The club divided into a north and south team and on 23 March 1895, 10,000 [notes 1] spectators watched the inaugural game at Crouch End, London. Unlike in the matches of 1881, players no longer had to wear corsets [11] :xvi and high-heeled boots, but acquired standard man's boots in suitable sizes. They still had to wear bonnets, with the game being stopped if any woman headed the ball and it dislodged either bonnet or hairpin which had to be replaced before the game could resume. [6]

The reaction was generally one of being heckled by the crowd, and press censure, [12] bordering on derision. [10]

Despite this, the club went on tour, sponsored by Lady Dixie, [8] and in the following two years played some 100 exhibition matches. [10] The tour attracted great publicity from the press, though not entirely restricted to the sport as, at the time, women playing football was intricately linked to the 'Rights question'. [8]

The strain of playing so often took its toll, and by September 1896 the ladies could only field a few players. They were also broke, and arriving in Exeter found they had insufficient funds to either leave or pay their hotel bill. Appeals to the mayor of Exeter fell on deaf ears and he refused to pay. The ladies had to be rescued by friends, and the activities of the club came to an end. [6]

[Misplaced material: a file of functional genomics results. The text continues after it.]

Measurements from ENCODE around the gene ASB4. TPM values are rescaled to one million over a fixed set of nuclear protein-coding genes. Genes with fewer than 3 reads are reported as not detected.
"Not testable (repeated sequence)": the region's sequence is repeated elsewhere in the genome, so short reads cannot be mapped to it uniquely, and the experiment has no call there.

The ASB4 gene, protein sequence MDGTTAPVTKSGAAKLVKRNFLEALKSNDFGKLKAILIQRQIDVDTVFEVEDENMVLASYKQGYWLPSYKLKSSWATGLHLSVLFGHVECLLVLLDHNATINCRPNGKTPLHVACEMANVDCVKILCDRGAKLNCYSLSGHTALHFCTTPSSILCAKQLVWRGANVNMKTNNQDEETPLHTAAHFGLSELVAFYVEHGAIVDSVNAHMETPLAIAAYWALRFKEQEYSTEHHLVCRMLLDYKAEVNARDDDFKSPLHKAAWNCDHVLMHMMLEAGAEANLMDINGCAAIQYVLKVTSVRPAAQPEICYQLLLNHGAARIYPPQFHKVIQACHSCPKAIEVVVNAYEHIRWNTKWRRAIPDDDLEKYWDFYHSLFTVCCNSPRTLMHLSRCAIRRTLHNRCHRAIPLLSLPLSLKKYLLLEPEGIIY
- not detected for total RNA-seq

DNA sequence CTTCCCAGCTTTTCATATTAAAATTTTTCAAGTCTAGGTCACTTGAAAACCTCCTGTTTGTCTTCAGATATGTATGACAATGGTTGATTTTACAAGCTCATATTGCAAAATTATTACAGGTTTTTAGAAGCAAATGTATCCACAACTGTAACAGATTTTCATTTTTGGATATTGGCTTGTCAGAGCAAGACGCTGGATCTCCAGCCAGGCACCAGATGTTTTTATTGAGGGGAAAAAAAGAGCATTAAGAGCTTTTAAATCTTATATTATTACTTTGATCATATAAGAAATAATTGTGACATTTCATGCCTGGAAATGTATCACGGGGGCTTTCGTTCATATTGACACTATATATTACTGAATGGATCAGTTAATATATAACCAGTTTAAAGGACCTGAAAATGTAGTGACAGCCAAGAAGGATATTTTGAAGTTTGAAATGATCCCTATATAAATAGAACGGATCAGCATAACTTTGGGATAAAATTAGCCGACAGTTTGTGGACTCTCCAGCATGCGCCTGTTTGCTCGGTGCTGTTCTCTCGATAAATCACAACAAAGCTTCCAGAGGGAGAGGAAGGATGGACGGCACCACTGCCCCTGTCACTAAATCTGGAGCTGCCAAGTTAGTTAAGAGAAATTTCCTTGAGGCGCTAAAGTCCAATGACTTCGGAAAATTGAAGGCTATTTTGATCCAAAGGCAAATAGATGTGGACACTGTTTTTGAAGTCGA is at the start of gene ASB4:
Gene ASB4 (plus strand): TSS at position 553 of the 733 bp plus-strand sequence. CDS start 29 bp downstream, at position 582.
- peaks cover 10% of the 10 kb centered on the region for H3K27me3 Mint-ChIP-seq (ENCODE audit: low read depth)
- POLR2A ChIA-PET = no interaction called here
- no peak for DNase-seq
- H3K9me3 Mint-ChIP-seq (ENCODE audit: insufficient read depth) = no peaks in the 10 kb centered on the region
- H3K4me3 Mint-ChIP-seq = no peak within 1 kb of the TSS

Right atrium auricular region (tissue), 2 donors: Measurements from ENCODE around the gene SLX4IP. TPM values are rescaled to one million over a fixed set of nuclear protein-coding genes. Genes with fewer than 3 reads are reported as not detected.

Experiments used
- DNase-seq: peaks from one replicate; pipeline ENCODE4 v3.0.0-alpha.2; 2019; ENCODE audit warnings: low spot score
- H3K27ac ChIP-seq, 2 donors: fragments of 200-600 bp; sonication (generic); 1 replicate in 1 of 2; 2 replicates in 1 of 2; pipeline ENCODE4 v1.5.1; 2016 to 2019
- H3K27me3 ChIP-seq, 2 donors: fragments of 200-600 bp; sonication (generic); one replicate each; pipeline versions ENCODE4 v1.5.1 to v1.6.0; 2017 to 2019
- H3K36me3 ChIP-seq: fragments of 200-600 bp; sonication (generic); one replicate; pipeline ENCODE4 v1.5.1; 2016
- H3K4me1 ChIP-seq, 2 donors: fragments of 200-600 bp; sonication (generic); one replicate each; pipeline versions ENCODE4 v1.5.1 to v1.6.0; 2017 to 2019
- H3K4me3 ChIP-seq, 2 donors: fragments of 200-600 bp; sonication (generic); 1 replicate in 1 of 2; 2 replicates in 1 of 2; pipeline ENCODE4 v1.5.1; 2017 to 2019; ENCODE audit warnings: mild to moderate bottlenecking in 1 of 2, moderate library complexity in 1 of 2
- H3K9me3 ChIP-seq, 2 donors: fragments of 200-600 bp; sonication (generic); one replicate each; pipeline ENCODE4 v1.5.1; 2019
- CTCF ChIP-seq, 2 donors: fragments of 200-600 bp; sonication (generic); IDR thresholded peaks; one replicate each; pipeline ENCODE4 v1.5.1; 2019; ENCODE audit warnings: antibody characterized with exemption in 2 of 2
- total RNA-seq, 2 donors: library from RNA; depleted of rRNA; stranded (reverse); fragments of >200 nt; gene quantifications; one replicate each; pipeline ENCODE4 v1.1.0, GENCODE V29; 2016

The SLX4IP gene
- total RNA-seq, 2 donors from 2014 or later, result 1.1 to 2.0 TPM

Women's football once again fell into obscurity until the First World War, when Lloyd George required women to work in factories whilst the men were at the front. On Christmas Day, 1916, the first recorded match between factory organised women's teams, occurred in Ulverston, Cumbria. [6]

Political agenda

In a year when the cultural, social and public concern over what was decent and what was unnatural were already focused, [notes 2] football for women raised important issues within Victorian society, including dress reform, the feminine ideal, women's sexuality, and the rigid British class structure in a way that no other sport could. [11] :xvi

Lady Dixie, a keen advocate of women's rights, [14] believed that football was excellent for women's physiques, and predicted a day when it would be as popular with girls as with boys. [6] Moreover, she was a supporter of the rational dress movement, which sought to liberate women from the corsets and petticoats of Victorian society. She, therefore, saw football as a weapon of subversion and a means of pushing the boundaries, since the members of the club played openly in knickers and blouses. [15] :201

Nettie Honeyball was well aware of the political ramifications, telling an interviewer that: